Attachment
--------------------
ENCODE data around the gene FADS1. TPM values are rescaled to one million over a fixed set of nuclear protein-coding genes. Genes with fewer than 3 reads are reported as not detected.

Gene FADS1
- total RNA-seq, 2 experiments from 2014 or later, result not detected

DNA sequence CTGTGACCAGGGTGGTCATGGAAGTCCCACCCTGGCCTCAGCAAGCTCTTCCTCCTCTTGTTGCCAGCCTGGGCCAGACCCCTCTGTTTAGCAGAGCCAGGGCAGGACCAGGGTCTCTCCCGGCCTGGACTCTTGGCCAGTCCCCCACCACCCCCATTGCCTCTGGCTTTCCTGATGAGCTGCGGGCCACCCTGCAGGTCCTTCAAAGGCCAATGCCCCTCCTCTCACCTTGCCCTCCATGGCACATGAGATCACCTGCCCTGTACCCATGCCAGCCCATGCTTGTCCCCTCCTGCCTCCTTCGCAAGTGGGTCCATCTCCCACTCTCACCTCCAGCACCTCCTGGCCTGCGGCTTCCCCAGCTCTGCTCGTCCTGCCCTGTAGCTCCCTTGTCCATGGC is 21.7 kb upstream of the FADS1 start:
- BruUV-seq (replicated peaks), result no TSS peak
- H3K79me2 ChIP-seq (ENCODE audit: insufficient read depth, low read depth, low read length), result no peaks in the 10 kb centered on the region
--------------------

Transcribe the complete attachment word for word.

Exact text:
ENCODE data around the gene FADS1. TPM values are rescaled to one million over a fixed set of nuclear protein-coding genes. Genes with fewer than 3 reads are reported as not detected.

Gene FADS1
- total RNA-seq, 2 experiments from 2014 or later, result not detected

DNA sequence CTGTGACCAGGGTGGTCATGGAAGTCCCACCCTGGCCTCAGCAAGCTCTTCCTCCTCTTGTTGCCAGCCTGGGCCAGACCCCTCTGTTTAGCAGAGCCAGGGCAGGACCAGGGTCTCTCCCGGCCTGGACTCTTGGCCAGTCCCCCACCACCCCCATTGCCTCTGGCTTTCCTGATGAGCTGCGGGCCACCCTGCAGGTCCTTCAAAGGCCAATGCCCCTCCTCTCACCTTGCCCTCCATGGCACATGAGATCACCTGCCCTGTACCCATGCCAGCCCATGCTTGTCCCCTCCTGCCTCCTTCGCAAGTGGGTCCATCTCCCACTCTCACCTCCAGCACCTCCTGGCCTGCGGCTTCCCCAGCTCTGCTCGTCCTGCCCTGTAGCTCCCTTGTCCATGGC is 21.7 kb upstream of the FADS1 start:
- BruUV-seq (replicated peaks), result no TSS peak
- H3K79me2 ChIP-seq (ENCODE audit: insufficient read depth, low read depth, low read length), result no peaks in the 10 kb centered on the region